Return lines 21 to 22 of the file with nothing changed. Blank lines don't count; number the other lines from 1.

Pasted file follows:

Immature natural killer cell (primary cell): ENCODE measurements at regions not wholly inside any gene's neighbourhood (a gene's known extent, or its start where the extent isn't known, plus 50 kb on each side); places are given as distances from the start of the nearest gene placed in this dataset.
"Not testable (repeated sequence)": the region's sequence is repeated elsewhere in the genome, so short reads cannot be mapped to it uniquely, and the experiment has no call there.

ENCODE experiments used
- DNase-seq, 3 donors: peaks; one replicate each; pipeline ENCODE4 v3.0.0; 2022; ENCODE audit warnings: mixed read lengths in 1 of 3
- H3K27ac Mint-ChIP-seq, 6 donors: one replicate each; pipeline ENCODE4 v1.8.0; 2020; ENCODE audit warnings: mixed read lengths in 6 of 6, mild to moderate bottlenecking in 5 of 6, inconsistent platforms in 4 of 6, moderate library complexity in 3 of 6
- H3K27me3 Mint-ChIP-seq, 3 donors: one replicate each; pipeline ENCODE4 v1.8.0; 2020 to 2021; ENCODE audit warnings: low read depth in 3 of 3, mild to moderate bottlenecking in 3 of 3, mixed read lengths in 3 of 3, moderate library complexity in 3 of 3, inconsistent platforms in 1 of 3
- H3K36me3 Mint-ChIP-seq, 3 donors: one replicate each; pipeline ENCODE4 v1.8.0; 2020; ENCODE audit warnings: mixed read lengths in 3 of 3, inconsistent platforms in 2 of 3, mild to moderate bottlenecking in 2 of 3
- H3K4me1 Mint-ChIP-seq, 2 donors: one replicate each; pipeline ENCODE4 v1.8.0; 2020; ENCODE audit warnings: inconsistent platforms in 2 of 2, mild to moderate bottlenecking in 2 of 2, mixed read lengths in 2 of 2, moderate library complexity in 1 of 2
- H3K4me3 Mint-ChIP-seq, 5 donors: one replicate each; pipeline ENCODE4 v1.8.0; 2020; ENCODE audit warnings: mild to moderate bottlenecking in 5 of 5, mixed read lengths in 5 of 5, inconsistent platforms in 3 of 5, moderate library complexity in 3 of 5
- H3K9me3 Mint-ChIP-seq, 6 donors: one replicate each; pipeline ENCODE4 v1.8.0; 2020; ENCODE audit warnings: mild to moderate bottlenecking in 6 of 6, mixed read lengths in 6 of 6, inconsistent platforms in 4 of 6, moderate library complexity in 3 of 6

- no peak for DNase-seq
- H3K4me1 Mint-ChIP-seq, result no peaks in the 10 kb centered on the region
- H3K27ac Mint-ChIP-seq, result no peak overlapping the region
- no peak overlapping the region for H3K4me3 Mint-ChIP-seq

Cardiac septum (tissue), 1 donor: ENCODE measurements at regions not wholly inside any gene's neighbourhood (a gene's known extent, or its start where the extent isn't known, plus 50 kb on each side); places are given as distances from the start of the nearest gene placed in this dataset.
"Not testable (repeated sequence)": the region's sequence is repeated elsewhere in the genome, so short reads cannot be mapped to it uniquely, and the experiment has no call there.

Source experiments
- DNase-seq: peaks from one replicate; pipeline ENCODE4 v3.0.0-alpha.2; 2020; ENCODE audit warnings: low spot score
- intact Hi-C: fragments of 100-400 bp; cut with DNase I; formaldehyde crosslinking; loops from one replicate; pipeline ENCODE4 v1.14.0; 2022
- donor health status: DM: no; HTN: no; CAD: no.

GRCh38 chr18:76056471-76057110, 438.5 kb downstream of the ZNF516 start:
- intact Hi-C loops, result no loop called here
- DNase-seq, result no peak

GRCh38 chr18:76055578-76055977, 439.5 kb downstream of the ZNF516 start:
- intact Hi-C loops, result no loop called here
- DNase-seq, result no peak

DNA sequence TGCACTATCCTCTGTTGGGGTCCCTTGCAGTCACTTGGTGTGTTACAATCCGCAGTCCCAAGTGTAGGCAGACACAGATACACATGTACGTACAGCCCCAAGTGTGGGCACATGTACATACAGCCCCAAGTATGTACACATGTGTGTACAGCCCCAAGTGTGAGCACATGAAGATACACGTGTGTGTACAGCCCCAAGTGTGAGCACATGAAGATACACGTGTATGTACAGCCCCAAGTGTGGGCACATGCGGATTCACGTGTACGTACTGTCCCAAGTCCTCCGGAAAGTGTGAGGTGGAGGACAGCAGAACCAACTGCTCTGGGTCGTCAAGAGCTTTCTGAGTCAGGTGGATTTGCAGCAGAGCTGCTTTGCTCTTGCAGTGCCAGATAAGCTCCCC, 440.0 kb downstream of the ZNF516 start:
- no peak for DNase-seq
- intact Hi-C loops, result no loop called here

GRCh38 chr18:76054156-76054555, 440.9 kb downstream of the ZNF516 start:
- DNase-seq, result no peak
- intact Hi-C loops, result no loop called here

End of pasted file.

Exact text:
GRCh38 chr18:76056471-76057110, 438.5 kb downstream of the ZNF516 start:
- intact Hi-C loops, result no loop called here